Ron Weaver is President and CEO of Apex Advertising, a full-service promotional products marketing agency with annual revenue of $24.6 million, offices in nine states and a team of 65 people. . But on this day in mid-December, it was a trio of kindergartners running the show.
Not that Weaver cares to cede control. A few weeks earlier, a charity called Brodie’s Good Vibe Tribe told him about a list of Christmas gifts for young patients at the Cleveland Clinic, a nonprofit medical center in Ohio. One of the patients was a one-year-old boy who had just received a pediatric heart transplant. His shopping list included gifts not only for him, but also for his 6-year-old sister. That’s how Weaver found himself in his local target’s toy aisle, serving as an assistant to his daughter and friends.
“My daughter was 6 on Christmas Eve, and I thought it would be a good idea to explain the project to her and let her shop at Target as a personal shopper for the sister,” Weaver says. “On the way, we picked up two of her friends, and over the next hour the trio picked out every item on the gift list. As the girls ran down all the kids’ aisles, they got conversations about giving, bringing joy to the little girl, and hoping that their efforts would bring her Christmas.They didn’t ask for anything for themselves and focused on finding the best gifts possible. To this day, my daughter still asks how the little boy and his sister are doing, which is a proud dad moment for me, but also shows the impact that day had on her, not to mention the family who received the parcels two days before Christmas. .”
It was exactly the kind of thing Weaver was hoping for when Apex launched its #Apex30for30 initiative earlier that year. In late 2020, as the company geared up for its 30th year in business, Weaver and the Apex leadership team felt they needed to do more than a typical anniversary celebration. The pandemic was still in full swing and businesses were on an uncertain footing. Charities were desperate for additional funds and volunteers. A company party and a congratulatory press release didn’t feel right.
“As we began to think about what celebrating our 30th anniversary would look like for our company and our people, we realized that we needed to make our 30th year more about others than ourselves, depending on who we are and what was going on in the world,” Weaver says.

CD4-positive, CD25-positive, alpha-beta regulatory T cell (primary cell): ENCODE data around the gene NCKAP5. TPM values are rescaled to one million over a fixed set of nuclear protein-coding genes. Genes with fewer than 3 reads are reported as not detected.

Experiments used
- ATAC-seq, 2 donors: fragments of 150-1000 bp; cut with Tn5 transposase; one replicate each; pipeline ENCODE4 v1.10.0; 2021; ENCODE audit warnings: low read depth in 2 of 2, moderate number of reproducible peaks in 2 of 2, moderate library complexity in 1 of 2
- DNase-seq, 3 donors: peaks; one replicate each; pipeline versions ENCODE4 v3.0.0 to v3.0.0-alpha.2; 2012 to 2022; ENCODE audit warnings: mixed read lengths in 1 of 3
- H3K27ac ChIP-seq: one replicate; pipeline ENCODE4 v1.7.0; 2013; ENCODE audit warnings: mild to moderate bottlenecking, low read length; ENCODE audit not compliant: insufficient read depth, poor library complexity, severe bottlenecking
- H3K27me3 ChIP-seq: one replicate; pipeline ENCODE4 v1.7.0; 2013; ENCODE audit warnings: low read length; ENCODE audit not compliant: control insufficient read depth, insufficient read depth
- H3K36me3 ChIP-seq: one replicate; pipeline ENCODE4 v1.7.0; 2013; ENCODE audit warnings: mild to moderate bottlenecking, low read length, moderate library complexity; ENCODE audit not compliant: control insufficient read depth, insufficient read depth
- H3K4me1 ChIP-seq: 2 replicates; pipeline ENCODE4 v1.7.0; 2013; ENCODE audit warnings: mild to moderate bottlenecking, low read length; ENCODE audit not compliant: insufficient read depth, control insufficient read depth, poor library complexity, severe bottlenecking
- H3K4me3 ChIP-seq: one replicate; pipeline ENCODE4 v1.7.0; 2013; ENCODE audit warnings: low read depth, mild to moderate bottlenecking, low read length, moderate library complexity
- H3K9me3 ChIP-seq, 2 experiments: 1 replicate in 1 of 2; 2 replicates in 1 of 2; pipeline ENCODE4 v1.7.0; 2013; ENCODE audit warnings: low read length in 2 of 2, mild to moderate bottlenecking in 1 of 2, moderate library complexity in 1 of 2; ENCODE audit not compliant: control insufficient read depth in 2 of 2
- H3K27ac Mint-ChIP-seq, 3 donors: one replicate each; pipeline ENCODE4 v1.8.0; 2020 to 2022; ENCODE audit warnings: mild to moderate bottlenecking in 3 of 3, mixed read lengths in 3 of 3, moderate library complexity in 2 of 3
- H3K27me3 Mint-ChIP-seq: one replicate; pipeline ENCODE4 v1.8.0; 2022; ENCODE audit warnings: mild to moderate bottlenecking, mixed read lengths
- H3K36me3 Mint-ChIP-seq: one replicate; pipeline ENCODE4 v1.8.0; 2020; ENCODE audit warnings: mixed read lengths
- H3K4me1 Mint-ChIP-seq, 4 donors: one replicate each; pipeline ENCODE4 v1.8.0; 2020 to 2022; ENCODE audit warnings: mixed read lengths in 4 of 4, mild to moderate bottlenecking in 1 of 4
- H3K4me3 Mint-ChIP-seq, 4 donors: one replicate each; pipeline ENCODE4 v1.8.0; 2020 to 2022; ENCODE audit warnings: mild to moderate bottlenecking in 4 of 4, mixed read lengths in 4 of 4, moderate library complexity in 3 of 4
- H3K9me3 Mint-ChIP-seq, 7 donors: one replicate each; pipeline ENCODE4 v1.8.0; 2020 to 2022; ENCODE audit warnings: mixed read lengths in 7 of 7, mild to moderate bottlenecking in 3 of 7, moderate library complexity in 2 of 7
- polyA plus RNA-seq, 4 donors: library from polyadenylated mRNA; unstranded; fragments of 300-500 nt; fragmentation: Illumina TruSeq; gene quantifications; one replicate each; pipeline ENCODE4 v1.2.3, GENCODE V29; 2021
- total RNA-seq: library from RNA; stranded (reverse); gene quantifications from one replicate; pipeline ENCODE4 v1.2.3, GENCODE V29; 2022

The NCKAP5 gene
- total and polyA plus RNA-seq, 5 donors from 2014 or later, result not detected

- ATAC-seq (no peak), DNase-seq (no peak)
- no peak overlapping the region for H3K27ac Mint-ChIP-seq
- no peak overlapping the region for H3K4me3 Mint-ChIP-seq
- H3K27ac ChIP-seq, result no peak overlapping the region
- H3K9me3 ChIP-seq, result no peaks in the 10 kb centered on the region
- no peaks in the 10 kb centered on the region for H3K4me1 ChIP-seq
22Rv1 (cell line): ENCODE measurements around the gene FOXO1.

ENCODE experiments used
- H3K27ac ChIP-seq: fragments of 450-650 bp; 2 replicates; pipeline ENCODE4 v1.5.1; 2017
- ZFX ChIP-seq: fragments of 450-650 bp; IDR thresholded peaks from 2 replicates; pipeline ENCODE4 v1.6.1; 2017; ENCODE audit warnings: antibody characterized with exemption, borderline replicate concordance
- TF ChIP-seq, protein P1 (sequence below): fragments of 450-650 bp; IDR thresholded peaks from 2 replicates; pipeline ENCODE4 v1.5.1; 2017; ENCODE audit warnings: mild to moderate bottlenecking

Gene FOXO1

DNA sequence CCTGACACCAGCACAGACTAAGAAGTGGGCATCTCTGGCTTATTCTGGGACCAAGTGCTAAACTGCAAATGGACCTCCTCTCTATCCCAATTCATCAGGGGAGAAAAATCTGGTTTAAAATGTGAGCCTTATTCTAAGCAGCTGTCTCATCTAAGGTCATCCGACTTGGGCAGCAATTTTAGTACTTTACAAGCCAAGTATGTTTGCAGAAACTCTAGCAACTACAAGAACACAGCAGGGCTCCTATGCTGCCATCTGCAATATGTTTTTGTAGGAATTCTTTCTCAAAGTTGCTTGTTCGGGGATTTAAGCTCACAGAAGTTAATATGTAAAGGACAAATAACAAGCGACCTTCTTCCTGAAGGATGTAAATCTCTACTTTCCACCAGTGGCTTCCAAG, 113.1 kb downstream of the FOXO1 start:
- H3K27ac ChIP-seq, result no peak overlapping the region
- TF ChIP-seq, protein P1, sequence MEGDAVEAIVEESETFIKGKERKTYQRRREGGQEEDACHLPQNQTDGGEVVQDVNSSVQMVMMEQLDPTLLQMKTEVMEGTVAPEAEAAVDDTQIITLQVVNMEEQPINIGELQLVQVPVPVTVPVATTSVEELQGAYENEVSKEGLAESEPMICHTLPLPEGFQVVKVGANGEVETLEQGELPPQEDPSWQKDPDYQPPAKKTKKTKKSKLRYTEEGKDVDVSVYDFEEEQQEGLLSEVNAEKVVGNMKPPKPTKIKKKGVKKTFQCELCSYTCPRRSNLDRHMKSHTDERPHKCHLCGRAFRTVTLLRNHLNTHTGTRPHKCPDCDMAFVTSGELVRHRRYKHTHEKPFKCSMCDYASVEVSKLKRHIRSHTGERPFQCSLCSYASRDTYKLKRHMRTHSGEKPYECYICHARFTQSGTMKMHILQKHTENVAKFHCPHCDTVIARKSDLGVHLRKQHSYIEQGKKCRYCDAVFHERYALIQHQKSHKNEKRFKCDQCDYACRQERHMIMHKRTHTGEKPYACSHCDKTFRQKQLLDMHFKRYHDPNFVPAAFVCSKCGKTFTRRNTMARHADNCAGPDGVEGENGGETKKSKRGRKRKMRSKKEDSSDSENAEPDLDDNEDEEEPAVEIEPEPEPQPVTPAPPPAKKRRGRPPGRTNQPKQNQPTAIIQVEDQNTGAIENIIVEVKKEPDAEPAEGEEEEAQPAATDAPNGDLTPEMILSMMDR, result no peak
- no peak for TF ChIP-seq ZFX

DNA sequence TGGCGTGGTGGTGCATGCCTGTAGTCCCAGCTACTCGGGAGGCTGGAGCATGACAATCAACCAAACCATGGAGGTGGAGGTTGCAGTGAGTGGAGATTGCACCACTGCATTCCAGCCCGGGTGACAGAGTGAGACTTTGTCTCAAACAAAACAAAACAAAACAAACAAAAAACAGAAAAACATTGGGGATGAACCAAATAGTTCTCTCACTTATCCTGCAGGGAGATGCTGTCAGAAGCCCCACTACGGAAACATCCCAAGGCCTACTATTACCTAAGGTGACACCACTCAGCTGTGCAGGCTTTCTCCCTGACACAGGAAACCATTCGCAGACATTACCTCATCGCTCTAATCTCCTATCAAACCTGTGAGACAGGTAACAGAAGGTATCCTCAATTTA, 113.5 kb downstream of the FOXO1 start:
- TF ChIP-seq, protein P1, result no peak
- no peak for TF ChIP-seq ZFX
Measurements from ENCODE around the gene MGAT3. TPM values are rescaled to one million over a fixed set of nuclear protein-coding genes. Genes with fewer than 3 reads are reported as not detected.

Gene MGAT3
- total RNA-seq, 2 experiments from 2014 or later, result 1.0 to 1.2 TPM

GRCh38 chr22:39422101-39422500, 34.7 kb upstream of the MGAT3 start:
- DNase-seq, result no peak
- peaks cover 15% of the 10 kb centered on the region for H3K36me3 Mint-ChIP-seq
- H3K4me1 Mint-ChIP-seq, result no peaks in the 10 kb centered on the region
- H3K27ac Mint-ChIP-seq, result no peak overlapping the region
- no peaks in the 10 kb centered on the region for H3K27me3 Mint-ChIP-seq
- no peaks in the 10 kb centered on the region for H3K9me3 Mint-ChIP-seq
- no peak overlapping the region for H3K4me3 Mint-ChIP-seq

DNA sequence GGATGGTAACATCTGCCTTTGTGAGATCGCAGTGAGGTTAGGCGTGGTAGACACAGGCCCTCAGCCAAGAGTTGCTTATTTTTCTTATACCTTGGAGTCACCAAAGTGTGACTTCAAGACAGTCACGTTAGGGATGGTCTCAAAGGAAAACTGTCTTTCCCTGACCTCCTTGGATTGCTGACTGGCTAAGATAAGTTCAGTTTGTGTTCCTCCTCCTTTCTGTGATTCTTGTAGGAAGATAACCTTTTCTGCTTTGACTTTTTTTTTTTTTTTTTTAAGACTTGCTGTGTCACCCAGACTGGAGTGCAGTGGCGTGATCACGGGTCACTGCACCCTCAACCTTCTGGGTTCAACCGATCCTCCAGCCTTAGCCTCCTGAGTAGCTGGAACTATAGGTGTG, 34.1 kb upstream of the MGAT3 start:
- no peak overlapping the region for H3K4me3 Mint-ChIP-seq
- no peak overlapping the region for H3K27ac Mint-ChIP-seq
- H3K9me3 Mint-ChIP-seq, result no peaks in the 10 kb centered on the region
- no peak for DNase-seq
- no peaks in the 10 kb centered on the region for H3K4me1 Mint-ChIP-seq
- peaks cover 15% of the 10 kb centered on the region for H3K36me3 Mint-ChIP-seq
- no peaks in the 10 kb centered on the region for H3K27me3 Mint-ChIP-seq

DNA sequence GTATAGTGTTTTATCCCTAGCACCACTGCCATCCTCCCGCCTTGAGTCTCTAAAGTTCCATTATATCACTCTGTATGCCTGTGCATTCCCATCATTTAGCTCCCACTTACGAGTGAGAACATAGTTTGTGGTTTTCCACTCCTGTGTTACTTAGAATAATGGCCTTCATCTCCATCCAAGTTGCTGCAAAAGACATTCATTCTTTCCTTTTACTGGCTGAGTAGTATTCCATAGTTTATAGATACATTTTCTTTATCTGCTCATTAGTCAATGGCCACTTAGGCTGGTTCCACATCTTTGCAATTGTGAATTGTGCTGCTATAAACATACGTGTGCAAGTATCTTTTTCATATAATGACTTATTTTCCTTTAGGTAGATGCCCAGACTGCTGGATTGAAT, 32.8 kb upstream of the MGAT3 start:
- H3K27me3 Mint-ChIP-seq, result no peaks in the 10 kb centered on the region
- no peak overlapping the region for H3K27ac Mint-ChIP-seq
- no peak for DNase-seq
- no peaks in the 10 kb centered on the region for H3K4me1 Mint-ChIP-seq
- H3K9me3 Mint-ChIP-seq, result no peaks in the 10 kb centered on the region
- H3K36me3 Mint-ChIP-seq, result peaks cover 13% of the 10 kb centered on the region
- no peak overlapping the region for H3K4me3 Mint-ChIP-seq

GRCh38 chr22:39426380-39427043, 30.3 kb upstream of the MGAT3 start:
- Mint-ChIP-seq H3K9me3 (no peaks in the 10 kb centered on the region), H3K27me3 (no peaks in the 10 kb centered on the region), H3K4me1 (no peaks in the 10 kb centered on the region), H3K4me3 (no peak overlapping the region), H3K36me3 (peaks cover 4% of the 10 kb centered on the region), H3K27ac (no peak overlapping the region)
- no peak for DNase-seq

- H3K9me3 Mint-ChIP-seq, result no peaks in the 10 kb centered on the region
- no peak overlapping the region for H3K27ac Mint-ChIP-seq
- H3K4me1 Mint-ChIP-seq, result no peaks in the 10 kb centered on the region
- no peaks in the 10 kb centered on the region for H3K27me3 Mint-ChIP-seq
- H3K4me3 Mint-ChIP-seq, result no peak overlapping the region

That’s when #Apex30for30 started to take shape. The idea: 30 acts of kindness, one for each year of business. Apex first partnered with Aaron’s Acres, a local organization that serves children and young adults with developmental disabilities, to provide PPE for its summer programs. The Apex team then began reaching out to their community and business partners to explain the 30for30 initiative, ask about needs, and explore ways the company could lend a hand to each organization.
“It created a great foundation for how our company and our team could be efficient, and how we could establish a good mix of donated time, funding, products and materials,” Weaver says. “From there, we took those communications to our employees for their feedback and began building the 30 partnerships for the initiative.”
Apex opened applications to its staff and customers and worked with United Way of Lancaster to determine which organizations needed the most help. He put together a list that included larger nonprofits (like Girl Scouts of America and Salvation Army) and smaller ones (like Brodie’s Good Vibe Tribe and Aaron’s Acres) specializing in local services and causes. By the end of the year, Apex had donated money, products, services, or volunteer time to 26 different organizations, totaling 30 contributions in total.
That Apex managed to achieve its lofty goal is no surprise. While many companies value social responsibility, Apex has made it part of its culture and mission. In 2017, the company embarked on a new culture that prioritized, as Weaver puts it, “being humble, hungry, and interpersonally smart.” He introduced volunteer PTO for all employees and began monitoring manufacturers based on social responsibility practices. He identified vendors belonging to minorities, women and veterans. It has adopted a new focus on sustainability in its warehouse, with its freight partners, and in its products and services.
And, eventually, its president and CEO would brave the holiday rush to take three 6-year-olds shopping at Target’s toy department. Talk about commitment.
“For Apex, our change in culture, community and social responsibility is important because, at its core, it’s who we are as a company, and it’s also a true reflection of our people,” says Weaver. “As a business, it’s important to stay true to your values and look for initiatives that not only align with the business, but also relate directly to your people. As we’ve discovered, the impact is invaluable. It has created a real identity for our company, as these efforts are fully exposed to future employees, customers and business partners, showing what Apex is and what is important to us.